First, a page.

If there’s one tradition that captures the vibrant spirit of Santa Fe, it’s our city’s annual celebration, La Fiesta de Santa Fe–a colorful, historic feast unlike anything you’ve experienced. With parades, dancing, concerts, and a 30-foot effigyof gloom built every year just to be burned to the ground, La Fiesta de Santa Fe is truly a feast for all the senses.
As thousands of fiesta-goers who return year-after-year will attest, celebrating Santa Fe style means more than just revelry. Legendary food, music and the pageantry of 300 year traditions provide the perfect celebration. Crowds discover and rediscover a bounty of authentic local cuisine and regional wines at gourmet restaurants and traditional food booths lining the Plaza. Streets spill over with music, parades and cries of “Viva la Fiesta,” with festivities pausing only for a majestic, time-honored Catholic ceremony.
Ask any local, and you’ll discover that Fiesta de Santa Fe has a special place in the hearts of Santa Feans. Beyond its fun and pageantry, it offers a unique blend of ancient culture, modern art, and longstanding community traditions. ¡Viva La Fiesta!
A Celebration of Peace
With a name that means “holy faith” in Spanish, it won’t surprise anyone to learn that there’s a lot of Spanish colonial heritage in Santa Fe. In fact, Santa Fe was considered the capital city even when New Mexico was still the “Kingdom of New Mexico” under the rule of the King of Spain. La Fiesta de Santa Fe is a celebration created by the conquistadors who helped establish colonies here.
It might be hard to get excited about celebrating colonialism in the Twenty First Century, but Fiesta de Santa Fe has survived since 1912 because it was never a celebration of Spanish conquest. La Fiesta de Santa Fe has survived so long because it celebrates cultures coming together in peace. After years of conflict between colonists and native tribes, Don Diego de Vargas successfully re-occupied Santa Fe without conflict or bloodshed. It was such a profound step toward peaceful coexistence that De Vargas attributed it to divine intervention and insisted that a feast be held in reverence of the Virgin Mary.
Conflicts did not completely disappear, but the tradition of celebrating a peaceful marriage of differing cultures remained, an attitude that characterizes Santa Fe even today. Visitors can celebrate culture and history by retracing the actual steps of the city’s ancestors through the center of town, or by joining a candlelight procession on the last day of the Fiesta.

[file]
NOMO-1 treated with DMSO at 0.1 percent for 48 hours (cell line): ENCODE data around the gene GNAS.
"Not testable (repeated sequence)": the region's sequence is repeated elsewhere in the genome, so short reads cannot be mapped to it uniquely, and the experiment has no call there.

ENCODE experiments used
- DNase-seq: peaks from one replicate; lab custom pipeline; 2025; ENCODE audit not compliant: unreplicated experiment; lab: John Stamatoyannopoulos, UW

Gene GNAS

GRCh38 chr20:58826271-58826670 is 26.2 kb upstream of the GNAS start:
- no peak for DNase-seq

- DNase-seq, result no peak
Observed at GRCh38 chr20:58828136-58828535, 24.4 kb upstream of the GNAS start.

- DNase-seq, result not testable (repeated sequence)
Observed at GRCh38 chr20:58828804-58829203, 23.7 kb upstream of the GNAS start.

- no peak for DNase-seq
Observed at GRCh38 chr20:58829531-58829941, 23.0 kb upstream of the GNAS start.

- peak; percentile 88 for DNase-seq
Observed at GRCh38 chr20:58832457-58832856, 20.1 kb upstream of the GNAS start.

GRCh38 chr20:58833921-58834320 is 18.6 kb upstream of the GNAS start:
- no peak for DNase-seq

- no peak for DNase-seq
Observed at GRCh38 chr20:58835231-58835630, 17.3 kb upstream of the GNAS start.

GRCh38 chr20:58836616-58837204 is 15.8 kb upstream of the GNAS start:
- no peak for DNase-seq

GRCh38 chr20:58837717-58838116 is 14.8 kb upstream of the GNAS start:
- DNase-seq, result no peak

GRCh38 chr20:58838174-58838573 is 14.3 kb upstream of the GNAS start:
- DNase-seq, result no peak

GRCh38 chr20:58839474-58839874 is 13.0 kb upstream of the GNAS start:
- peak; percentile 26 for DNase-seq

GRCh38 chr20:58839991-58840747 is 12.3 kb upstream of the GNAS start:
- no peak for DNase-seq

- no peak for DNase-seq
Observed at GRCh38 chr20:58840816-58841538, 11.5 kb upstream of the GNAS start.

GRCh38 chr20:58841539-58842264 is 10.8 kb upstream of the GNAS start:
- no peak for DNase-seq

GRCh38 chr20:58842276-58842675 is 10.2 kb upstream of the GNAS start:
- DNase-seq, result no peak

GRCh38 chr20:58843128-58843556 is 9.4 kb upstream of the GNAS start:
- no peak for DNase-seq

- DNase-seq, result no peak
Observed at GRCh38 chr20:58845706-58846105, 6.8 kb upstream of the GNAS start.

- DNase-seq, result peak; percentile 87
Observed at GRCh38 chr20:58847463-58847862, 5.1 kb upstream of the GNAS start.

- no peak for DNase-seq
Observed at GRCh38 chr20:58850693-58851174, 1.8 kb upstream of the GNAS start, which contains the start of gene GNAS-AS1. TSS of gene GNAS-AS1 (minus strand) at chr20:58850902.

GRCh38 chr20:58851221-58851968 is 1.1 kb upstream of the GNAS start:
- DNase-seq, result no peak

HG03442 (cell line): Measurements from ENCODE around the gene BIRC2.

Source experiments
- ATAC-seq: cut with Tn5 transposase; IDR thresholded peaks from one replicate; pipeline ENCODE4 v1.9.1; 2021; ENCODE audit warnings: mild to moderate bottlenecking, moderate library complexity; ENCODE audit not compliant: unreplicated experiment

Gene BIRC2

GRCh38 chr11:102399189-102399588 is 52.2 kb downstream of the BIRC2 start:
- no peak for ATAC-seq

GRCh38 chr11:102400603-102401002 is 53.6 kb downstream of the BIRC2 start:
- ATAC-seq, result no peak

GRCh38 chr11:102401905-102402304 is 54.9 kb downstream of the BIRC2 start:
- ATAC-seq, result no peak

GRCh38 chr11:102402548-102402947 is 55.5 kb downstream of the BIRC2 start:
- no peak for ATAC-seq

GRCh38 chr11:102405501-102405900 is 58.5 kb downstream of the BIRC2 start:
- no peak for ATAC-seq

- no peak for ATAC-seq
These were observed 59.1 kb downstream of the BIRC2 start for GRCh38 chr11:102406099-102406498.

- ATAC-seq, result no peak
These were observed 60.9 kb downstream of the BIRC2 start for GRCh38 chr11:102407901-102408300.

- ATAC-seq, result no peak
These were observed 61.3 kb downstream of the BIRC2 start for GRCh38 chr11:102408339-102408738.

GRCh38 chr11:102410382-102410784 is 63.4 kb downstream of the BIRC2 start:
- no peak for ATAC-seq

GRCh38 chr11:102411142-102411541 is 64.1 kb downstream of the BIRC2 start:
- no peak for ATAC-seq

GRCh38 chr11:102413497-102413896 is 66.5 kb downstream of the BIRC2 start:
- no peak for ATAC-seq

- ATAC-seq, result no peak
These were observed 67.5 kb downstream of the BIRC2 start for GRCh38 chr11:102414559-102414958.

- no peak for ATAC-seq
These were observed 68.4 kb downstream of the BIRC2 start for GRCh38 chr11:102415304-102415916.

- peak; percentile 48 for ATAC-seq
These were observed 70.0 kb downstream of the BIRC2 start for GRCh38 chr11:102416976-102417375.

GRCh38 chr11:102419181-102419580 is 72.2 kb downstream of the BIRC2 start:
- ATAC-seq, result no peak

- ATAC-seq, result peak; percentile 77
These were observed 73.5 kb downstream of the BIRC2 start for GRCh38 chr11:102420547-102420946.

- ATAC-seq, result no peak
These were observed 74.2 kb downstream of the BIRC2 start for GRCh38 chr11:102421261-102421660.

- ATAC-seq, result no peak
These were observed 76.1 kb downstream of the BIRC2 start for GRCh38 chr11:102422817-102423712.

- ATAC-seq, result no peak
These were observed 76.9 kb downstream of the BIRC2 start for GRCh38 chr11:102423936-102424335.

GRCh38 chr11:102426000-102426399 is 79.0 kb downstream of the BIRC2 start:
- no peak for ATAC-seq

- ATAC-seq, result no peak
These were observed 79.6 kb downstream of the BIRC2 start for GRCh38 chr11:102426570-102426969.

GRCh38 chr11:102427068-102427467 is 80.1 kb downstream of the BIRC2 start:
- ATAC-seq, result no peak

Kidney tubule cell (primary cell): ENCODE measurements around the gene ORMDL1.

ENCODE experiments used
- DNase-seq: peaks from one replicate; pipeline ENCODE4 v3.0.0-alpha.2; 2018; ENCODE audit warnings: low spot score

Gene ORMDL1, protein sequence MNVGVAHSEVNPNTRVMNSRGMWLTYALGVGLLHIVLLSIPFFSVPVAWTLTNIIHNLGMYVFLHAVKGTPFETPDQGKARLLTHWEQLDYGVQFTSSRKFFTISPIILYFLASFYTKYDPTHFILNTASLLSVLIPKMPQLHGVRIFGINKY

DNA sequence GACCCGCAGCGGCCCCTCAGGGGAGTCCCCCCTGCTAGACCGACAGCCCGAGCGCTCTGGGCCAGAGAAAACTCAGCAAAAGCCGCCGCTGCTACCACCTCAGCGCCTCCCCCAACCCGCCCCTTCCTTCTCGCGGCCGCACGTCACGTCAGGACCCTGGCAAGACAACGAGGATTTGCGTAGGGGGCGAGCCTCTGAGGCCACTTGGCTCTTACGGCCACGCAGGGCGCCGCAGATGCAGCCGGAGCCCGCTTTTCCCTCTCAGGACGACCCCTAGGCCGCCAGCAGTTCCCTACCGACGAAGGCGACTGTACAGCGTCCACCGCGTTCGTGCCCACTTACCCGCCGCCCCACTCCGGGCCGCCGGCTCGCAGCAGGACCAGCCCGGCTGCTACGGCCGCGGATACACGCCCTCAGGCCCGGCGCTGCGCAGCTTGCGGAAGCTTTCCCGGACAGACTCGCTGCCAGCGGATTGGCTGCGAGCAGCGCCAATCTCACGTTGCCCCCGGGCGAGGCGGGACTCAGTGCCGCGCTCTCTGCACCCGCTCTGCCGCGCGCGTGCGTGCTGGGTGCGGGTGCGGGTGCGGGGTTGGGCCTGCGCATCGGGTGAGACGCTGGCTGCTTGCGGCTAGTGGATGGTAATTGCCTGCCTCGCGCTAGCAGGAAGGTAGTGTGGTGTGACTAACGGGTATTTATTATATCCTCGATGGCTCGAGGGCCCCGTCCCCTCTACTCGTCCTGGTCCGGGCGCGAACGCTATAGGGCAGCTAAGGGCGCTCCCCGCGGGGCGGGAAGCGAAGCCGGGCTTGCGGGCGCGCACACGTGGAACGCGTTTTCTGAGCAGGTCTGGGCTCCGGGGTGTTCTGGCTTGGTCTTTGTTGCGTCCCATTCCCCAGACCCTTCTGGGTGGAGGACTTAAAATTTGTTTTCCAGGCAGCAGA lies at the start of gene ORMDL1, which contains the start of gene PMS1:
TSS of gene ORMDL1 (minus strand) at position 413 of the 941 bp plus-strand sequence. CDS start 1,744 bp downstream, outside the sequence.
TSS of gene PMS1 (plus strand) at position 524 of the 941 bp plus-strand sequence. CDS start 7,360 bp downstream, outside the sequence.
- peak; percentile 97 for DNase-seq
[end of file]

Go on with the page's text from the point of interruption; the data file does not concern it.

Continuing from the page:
A Celebration of Art
In 1924, before Burning Man, and comparatively new to the rest of Fiesta celebrations, the burning of Zozobra began as a creation by artist William Shuster. A member of a group known around town as Los Cincos Pintores (the five painters), Shuster was among the first Anglo artists to discover Santa Fe’s unspoiled beauty and natural splendor. By then, La Fiesta de Santa Fe was over two hundred years old and had seen better days.
Not content to let the tradition die, Will Shuster and several of his friends hatched a plot to stage a fiesta of their own in an empty lot behind City Hall. Shuster adapted a tradition with roots in Roman Catholicism as well as the cultural ceremonies of the Yaqui Indians to create a huge marionette personification of gloom that would be burned into cinders.
This year Fiesta de Santa Fe celebrates its 300th anniversary, proving that partying in peace can be a lasting tradition. So join Santa Fe in watching your troubles and gloom go up in smoke. “Viva La Fiesta”!
Burning of Zozobra: 3pm – 11pm at Fort Marcy Park
Pregon de la Fiesta: 6am – 7am at Rosario Chapel
Fiesta Fine Art and Craft Market: 9am – 5pm at the Santa Fe Plaza
Food Booths: 9am – 10pm at the Santa Fe Plaza
Bandstand on the Plaza: 10am – 10pm at the Santa Fe Plaza
Official Opening of the Fiesta: 12pm – 12:30pm at the Santa Fe Plaza
Entrada de Don Diego de Vargas: 2pm – 3pm at the Santa Fe Plaza
Desfile de Los Ninos (The Pet Parade): 9am – 10:45am Downtown Santa Fe
Bandstand on the Plaza: 10:45am – 10pm at the Santa Fe Plaza
La Merienda (The Fashion Show): 3pm – 5pm at the James A. Little Theater
Gran Baile: 7:30pm at the Santa Fe Community Convention Center
Solemn Procession: 9:30am – 10am at the Palace of the Governors
Pontifical Mass: 10am – 11:15am at the Cathedral Basilica of Saint Francis of Assisi
Bandstand on the Plaza: 11am- 5pm at the Santa Fe Plaza
Desfile de la Gente Historical Parade: 12:30pm – 3 pm Downtown Santa Fe
Closing Ceremonies: 5:15pm – 5:30pm at the Santa Fe Plaza
Mass of Thanksgiving and Candlelight Procession: 7pm – 9pm at the Cathedral Basilica of St. Francis of Assisi
Find more ways and reasons to celebrate in Santa Fe here!